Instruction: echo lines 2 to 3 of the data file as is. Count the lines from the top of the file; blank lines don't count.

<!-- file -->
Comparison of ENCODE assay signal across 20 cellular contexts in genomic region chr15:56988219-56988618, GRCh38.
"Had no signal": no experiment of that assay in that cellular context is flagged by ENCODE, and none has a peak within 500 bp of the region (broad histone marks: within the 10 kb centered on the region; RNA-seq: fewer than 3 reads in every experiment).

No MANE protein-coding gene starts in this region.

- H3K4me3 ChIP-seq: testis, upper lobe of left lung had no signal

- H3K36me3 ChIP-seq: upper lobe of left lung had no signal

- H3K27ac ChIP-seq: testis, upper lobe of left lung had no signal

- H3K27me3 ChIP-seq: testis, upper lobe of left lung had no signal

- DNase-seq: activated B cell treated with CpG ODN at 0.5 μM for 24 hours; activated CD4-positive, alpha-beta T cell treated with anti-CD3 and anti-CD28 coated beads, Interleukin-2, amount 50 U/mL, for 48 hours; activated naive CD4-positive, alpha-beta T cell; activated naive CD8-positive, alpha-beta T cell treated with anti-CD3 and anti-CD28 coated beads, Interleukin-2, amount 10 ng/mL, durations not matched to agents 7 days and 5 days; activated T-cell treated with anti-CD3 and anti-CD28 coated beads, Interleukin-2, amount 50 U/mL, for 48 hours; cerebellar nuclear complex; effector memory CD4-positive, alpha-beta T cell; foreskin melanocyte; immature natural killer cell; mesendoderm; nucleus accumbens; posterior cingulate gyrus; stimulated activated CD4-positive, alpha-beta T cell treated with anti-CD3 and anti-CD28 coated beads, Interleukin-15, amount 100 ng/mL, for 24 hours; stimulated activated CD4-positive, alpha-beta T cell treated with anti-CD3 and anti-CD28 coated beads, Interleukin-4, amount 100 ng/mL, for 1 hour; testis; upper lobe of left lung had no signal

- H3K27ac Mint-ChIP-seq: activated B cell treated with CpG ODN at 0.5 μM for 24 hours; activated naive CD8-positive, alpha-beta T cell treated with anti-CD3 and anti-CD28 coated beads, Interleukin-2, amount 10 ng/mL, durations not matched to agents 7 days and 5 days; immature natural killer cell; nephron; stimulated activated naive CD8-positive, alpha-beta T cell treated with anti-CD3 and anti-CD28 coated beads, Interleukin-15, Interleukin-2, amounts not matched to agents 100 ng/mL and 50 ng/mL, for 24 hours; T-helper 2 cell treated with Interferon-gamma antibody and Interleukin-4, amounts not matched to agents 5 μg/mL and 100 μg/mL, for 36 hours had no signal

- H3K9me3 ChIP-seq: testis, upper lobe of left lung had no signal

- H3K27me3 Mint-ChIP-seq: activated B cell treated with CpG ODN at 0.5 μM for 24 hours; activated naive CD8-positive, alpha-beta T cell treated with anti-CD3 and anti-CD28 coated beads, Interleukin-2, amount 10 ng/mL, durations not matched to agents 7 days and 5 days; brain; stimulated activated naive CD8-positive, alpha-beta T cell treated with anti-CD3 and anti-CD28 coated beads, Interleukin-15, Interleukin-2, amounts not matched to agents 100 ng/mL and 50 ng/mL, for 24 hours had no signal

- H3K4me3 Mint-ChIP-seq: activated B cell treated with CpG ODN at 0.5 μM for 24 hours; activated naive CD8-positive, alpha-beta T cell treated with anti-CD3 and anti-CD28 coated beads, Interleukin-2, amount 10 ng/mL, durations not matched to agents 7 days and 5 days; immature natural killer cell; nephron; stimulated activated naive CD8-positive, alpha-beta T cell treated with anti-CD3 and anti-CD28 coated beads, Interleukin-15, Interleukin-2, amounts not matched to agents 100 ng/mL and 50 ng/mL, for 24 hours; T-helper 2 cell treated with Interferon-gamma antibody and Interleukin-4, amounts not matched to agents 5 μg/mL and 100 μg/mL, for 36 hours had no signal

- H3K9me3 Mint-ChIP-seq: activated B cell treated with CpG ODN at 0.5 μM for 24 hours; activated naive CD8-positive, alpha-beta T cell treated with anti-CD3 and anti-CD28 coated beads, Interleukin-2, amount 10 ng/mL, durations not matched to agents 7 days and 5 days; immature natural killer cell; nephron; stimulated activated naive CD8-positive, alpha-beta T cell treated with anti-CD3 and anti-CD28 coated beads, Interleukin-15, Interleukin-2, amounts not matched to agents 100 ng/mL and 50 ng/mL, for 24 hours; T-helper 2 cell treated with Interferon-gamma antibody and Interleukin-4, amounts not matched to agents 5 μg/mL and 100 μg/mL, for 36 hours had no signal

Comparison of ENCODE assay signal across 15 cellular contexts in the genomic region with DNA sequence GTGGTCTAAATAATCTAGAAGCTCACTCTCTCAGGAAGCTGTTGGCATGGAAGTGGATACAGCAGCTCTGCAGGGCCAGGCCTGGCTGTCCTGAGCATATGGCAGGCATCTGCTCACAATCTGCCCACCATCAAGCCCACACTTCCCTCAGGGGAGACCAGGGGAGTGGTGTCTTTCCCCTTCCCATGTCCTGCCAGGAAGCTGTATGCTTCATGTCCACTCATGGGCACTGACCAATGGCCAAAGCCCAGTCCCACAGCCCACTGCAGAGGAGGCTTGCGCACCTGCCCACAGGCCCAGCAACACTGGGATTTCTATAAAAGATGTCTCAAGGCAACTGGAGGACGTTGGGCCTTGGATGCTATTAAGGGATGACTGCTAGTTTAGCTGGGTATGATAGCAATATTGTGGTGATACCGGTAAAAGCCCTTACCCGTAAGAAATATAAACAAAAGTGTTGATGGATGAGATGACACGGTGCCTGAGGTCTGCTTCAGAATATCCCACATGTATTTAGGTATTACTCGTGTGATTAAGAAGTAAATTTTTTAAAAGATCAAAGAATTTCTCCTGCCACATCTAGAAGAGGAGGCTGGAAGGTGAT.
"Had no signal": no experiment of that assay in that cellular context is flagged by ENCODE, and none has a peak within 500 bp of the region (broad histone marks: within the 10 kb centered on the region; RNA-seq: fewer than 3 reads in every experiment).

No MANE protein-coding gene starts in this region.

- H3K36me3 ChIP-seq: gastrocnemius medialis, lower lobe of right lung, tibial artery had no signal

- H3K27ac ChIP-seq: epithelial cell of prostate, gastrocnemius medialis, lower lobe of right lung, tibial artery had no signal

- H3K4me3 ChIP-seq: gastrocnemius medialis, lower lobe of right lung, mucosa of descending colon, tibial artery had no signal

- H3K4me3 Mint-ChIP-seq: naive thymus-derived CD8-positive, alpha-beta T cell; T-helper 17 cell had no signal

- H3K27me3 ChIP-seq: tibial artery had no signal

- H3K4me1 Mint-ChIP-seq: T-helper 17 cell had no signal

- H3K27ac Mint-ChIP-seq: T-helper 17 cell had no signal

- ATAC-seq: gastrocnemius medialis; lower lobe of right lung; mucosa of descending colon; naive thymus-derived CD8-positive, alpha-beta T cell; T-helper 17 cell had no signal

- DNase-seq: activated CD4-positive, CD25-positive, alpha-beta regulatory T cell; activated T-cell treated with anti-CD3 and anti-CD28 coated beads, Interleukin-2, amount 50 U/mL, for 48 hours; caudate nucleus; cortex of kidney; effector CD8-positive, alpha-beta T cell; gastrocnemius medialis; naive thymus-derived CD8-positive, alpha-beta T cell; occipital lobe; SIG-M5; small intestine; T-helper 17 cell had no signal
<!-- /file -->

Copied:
"Had no signal": no experiment of that assay in that cellular context is flagged by ENCODE, and none has a peak within 500 bp of the region (broad histone marks: within the 10 kb centered on the region; RNA-seq: fewer than 3 reads in every experiment).

No MANE protein-coding gene starts in this region.